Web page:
Yesterday, the Centers for Disease Control and Prevention published the first national data about the racial and ethnic disparities in the impact of COVID-19. While these data are still very preliminary (from only 580 cases of hospitalization because of COVID-19 from some states), the CDC reports: “Among patients with race/ethnicity data (580), 261 (45.0%) were non-Hispanic white (white), 192 (33.1%) were non-Hispanic black (black), 47 (8.1%) were Hispanic, 32 (5.5%) were Asian, two (0.3%) were American Indian/Alaskan Native, and 46 (7.9%) were of other or unknown race.” Significantly, race and ethnicity data is reported for 92% of these cases.
The report finds: “..in the COVID-NET catchment population [states from which these data were reported], approximately 59% of residents are white, 18% are black, and 14% are Hispanic; however, among 580 hospitalized COVID-19 patients with race/ethnicity data, approximately 45% were white, 33% were black, and 8% were Hispanic, suggesting that black populations might be disproportionately affected by COVID-19. These findings, including the potential impact of both sex and race on COVID-19-associated hospitalization rates, need to be confirmed with additional data.”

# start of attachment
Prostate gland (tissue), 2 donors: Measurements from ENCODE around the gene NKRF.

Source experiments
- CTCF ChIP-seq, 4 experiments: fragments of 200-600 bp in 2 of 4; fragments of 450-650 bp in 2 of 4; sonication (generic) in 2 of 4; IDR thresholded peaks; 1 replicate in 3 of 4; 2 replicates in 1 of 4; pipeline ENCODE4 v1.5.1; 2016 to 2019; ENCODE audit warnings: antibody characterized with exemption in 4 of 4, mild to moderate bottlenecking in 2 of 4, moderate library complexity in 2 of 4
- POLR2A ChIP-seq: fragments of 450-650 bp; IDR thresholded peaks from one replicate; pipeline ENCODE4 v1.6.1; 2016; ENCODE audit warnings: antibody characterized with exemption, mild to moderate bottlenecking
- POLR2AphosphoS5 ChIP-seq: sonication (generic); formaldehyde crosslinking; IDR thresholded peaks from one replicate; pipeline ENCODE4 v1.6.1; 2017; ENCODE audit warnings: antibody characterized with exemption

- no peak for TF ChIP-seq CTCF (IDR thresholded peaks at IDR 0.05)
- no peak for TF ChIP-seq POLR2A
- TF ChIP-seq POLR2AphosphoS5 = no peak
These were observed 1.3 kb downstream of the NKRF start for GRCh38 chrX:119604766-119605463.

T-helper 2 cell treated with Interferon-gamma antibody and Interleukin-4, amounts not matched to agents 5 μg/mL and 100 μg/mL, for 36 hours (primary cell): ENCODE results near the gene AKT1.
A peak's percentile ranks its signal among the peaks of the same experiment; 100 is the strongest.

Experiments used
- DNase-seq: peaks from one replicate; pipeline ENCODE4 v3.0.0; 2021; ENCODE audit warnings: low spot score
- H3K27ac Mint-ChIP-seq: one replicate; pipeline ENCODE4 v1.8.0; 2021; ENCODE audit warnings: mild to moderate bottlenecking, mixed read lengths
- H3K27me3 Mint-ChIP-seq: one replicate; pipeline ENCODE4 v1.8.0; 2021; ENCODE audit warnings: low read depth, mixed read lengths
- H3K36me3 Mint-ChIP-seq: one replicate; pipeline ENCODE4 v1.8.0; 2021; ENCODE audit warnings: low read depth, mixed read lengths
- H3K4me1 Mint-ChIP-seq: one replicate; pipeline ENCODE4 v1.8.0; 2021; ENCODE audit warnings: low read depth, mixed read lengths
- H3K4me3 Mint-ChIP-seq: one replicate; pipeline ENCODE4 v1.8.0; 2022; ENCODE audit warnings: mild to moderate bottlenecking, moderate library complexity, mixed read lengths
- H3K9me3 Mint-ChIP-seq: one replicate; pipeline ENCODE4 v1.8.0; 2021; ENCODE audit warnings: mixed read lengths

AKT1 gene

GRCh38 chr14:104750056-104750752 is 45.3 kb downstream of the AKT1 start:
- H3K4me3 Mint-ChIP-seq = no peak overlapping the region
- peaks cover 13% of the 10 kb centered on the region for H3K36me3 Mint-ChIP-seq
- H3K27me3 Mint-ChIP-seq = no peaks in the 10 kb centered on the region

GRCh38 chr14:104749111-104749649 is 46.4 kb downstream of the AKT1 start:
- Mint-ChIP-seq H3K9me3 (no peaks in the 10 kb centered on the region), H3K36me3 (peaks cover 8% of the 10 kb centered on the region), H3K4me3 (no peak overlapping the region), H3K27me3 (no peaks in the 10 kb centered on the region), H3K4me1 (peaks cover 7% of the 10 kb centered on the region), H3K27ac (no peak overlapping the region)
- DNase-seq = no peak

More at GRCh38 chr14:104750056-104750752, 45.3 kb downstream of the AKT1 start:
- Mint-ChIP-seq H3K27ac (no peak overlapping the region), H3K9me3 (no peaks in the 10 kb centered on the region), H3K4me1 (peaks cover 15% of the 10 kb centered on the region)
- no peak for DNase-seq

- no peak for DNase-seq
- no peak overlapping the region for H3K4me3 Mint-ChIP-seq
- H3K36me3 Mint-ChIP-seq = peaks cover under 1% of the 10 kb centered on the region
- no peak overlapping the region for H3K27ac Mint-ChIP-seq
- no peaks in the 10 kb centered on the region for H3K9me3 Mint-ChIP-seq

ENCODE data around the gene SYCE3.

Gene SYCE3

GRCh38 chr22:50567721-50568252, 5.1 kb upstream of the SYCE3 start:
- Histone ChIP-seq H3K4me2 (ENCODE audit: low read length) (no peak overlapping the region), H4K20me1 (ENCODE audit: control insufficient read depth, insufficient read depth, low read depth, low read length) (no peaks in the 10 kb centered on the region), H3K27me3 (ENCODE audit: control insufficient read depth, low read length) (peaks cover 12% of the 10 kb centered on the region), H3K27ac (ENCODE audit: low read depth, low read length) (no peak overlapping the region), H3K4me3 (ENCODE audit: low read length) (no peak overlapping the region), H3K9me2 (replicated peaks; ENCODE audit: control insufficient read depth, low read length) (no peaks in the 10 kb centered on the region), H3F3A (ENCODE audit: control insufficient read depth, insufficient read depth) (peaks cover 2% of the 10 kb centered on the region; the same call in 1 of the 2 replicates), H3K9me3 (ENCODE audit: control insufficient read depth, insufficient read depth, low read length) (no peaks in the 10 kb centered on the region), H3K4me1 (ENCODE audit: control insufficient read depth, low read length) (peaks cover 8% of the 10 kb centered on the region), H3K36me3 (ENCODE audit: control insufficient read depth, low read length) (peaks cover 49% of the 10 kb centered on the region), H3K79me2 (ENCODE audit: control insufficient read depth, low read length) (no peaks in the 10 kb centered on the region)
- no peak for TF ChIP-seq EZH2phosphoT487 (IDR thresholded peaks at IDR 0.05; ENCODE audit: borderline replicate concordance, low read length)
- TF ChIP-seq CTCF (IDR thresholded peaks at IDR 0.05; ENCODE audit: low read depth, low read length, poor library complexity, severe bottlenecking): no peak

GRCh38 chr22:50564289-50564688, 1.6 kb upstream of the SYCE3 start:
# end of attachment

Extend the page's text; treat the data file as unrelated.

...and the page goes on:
Unfortunately, the CDC does not report the catchment population data for Asians, and for American Indians/Alaska Natives and it is not clear whether Native Hawaiian and Pacific Islander data is combined with the Asian data, or not reported at all.
These data are based on the disease surveillance reports that CDC has been receiving about all COVID-19 cases:
Members of the U.S. Senate and House of Representatives, and the TriCaucus, have called on the U.S. Department of Health and Human Services (HHS) to report more data on the race and ethnicity of individuals being tested and treated for COVID-19.
National medical associations, led by the American Medical Association, have similarly called for the reporting of race and ethnicity data related to COVID-19.